A rare ‘White Christmas’ was celebrated Tuesday evening by Orthodox Christians in Bethlehem. The snow did not hinder the festivities, which were carried out as planned.Under the Eastern Orthodox calendar, Christmas is celebrated on December 7th, with Christmas eve services taking place on December 6th. As RT reports, January 7 is Christmas Day for Russian Christians, the Jerusalem Orthodox Church, the Serbian Orthodox Church, the Georgian Orthodox Church, the Ukrainian Greek Catholic Church, as well as for some Protestants who use the Julian calendar. According to the Julian calendar, created under the reign of Julius Caesar in 45 BC, the holidays come thirteen days after the Christmas festivities in the Catholic Church.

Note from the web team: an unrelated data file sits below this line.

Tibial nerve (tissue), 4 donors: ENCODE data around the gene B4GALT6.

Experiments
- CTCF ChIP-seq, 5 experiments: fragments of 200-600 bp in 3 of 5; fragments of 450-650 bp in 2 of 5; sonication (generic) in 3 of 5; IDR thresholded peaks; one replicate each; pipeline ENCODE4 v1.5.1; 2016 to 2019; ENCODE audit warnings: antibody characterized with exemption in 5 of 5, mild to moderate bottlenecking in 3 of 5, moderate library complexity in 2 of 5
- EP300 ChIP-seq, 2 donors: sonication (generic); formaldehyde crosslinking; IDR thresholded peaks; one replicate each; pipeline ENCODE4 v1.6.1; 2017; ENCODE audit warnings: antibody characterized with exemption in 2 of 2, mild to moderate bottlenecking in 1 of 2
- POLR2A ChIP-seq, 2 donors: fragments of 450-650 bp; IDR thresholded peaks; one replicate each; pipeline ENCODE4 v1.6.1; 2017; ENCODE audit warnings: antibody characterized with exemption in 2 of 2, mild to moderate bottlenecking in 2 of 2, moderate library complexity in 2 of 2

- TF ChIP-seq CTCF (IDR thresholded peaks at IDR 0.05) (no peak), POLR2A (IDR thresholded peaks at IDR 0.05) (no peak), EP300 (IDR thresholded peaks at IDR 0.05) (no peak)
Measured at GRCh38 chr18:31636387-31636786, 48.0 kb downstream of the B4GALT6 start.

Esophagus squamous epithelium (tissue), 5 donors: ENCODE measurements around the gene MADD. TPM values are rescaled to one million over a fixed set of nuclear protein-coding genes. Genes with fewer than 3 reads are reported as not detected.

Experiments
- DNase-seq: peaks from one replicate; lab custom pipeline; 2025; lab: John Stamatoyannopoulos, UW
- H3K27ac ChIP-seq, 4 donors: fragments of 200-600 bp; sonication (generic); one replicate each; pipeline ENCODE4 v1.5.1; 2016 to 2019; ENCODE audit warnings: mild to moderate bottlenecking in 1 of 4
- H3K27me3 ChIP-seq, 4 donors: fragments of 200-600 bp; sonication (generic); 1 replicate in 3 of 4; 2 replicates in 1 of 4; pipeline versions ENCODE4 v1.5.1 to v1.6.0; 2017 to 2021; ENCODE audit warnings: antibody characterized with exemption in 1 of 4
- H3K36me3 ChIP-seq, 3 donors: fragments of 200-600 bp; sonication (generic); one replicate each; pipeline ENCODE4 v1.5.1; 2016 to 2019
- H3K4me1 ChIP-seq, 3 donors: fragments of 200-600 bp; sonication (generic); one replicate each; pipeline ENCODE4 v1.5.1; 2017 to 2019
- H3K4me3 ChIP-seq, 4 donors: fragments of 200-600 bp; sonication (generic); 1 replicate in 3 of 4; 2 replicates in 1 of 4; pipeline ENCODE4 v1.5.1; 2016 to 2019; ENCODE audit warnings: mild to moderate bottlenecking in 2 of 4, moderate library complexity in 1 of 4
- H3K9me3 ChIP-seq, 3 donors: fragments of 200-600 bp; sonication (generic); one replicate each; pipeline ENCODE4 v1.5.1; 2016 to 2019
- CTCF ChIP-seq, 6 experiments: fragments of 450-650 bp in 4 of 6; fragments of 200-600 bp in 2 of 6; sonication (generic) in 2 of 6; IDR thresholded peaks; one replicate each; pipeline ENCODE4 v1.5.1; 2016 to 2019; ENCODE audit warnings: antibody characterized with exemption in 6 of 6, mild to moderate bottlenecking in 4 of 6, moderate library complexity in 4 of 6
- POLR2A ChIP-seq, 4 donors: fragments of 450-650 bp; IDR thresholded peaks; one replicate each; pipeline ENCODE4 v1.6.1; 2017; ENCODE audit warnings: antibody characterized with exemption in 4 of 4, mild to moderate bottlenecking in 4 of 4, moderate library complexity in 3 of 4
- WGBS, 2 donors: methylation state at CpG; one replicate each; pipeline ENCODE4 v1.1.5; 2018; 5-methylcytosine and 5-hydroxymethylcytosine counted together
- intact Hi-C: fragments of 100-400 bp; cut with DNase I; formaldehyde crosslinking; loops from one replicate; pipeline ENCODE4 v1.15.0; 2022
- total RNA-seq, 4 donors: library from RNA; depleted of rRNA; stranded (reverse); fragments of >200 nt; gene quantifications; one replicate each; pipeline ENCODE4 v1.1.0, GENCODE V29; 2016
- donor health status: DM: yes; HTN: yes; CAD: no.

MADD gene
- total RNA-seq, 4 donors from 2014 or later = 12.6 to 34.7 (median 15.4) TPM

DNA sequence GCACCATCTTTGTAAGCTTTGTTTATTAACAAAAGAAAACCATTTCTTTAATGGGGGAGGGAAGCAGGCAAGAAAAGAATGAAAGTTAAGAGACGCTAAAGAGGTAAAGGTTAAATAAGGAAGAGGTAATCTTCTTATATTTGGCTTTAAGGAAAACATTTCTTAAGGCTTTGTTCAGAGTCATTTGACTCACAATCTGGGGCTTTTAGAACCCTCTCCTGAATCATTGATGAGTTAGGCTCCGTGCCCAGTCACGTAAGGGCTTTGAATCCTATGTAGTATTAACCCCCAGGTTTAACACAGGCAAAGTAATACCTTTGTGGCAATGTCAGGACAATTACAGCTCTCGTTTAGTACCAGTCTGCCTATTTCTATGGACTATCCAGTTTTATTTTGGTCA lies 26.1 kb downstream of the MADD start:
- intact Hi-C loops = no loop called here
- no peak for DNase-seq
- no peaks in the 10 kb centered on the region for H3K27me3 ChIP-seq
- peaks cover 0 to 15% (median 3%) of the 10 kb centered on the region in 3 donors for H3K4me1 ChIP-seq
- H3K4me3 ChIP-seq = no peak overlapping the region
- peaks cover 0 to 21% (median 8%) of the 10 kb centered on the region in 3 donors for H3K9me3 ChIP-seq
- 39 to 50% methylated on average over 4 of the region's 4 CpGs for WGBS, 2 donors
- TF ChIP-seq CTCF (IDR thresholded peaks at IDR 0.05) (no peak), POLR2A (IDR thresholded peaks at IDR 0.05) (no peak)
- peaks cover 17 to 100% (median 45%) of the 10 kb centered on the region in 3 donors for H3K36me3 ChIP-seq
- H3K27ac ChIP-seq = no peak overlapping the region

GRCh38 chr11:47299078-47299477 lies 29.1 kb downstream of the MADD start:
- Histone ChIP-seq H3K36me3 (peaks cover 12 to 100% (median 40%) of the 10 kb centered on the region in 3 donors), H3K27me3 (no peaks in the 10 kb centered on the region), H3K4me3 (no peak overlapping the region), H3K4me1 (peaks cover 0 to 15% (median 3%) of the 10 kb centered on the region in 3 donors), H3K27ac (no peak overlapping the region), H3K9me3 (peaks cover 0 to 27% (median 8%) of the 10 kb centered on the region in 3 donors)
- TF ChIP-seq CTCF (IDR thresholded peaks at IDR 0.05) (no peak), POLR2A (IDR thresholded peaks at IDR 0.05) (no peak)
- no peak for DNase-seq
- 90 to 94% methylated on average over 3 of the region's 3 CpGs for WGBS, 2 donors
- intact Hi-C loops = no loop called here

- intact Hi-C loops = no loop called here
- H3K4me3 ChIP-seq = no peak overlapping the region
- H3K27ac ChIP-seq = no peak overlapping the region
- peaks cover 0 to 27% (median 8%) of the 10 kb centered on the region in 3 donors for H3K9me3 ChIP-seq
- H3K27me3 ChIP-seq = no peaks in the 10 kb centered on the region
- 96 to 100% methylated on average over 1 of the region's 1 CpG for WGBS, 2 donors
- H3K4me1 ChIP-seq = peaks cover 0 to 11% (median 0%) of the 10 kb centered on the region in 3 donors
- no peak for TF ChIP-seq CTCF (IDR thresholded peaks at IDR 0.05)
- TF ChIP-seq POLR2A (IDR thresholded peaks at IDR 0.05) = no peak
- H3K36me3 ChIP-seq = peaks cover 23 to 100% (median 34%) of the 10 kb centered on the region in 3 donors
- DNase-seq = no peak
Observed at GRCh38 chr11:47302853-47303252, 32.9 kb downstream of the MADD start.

In Bethlehem Tuesday evening, patriarchs of the Eastern Orthodox church gathered at the Church of the Nativity, where Christians believe that Jesus was born, and thousands of pilgrims flocked to Manger Square to commemorate the occasion.
The festivities began with parades by scout troop bands, which marched in Bethlehem followed by worshipers and pilgrims.
The Israeli authorities increased their patrols in the Bethlehem area, and tightened the access through the checkpoint they maintain between Bethlehem and Jerusalem.
Gazan Christians were, for the most part, denied permits to go to Bethlehem to celebrate Christmas.